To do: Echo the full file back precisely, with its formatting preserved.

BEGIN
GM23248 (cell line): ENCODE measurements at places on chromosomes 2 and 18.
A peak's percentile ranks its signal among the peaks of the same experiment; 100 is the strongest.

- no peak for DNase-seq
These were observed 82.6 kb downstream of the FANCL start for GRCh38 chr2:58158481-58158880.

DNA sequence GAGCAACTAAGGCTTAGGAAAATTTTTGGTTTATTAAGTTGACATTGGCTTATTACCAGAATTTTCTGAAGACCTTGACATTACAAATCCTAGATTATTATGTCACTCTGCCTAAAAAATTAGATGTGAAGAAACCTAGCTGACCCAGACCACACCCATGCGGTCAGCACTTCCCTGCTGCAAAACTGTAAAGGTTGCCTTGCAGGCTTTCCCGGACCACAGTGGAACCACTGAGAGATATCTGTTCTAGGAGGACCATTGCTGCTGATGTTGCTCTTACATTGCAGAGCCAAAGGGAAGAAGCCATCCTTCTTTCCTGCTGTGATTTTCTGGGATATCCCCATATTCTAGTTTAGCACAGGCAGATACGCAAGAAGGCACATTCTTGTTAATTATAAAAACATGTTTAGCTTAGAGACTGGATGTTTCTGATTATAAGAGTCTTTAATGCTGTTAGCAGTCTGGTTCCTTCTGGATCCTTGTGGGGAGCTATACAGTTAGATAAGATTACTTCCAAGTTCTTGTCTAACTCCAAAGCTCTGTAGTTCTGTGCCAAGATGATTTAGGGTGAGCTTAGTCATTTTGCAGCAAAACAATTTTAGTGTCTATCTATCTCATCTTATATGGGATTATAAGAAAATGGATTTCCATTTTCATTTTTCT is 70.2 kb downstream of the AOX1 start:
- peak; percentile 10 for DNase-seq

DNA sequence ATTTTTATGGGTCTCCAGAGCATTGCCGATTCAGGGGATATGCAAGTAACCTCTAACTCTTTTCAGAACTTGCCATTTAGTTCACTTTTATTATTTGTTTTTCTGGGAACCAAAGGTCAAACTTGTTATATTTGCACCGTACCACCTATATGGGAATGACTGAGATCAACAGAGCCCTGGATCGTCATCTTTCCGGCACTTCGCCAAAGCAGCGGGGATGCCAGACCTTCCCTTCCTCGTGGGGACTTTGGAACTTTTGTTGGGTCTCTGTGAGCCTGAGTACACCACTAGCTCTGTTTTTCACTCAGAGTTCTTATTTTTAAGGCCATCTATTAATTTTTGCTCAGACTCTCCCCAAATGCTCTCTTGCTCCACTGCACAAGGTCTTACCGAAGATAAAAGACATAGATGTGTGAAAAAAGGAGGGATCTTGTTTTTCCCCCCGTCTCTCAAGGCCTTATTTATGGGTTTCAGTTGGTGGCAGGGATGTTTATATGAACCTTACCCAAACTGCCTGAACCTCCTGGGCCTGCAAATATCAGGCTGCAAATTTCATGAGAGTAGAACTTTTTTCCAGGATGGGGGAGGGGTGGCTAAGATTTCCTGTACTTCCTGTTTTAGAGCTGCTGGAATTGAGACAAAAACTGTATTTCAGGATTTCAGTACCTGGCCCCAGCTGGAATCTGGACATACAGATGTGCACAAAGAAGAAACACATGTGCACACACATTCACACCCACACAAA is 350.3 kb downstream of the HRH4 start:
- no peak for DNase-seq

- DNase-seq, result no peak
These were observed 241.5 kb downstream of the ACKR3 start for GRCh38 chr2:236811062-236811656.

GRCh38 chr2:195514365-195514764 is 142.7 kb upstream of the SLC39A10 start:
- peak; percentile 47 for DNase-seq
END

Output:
GM23248 (cell line): ENCODE measurements at places on chromosomes 2 and 18.
A peak's percentile ranks its signal among the peaks of the same experiment; 100 is the strongest.

- no peak for DNase-seq
These were observed 82.6 kb downstream of the FANCL start for GRCh38 chr2:58158481-58158880.

DNA sequence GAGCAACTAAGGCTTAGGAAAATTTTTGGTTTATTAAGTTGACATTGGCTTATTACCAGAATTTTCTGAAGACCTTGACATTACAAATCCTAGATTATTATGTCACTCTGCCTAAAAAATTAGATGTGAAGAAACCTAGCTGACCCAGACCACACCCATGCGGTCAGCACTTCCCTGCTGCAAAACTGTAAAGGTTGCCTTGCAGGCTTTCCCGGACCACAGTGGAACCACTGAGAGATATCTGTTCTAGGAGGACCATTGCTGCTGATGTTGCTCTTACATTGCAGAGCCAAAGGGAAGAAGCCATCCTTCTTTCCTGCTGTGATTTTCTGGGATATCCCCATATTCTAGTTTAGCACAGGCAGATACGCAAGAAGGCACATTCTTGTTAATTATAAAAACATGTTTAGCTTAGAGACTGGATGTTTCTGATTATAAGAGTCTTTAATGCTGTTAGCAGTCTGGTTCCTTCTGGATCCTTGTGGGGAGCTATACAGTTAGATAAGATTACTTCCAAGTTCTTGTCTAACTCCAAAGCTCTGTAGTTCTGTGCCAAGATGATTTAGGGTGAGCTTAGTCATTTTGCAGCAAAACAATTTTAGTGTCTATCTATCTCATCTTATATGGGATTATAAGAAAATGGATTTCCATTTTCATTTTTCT is 70.2 kb downstream of the AOX1 start:
- peak; percentile 10 for DNase-seq

DNA sequence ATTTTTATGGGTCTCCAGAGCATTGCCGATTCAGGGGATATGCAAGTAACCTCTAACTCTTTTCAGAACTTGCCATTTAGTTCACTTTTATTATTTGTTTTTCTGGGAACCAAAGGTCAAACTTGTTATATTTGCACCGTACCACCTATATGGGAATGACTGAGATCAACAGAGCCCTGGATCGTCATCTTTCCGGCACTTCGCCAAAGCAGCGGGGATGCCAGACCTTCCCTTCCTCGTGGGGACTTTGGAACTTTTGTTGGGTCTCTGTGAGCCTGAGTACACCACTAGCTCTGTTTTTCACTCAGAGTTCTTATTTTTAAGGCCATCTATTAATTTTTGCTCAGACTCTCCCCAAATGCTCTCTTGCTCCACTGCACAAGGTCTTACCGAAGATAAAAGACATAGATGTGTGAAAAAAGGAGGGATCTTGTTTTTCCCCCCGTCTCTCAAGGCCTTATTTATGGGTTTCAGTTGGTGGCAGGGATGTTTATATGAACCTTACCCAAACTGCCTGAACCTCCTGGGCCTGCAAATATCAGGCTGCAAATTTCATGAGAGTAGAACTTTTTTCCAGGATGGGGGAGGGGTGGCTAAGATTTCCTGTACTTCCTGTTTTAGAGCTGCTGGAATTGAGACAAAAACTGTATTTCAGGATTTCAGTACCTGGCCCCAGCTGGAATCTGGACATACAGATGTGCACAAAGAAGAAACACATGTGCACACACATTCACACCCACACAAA is 350.3 kb downstream of the HRH4 start:
- no peak for DNase-seq

- DNase-seq, result no peak
These were observed 241.5 kb downstream of the ACKR3 start for GRCh38 chr2:236811062-236811656.

GRCh38 chr2:195514365-195514764 is 142.7 kb upstream of the SLC39A10 start:
- peak; percentile 47 for DNase-seq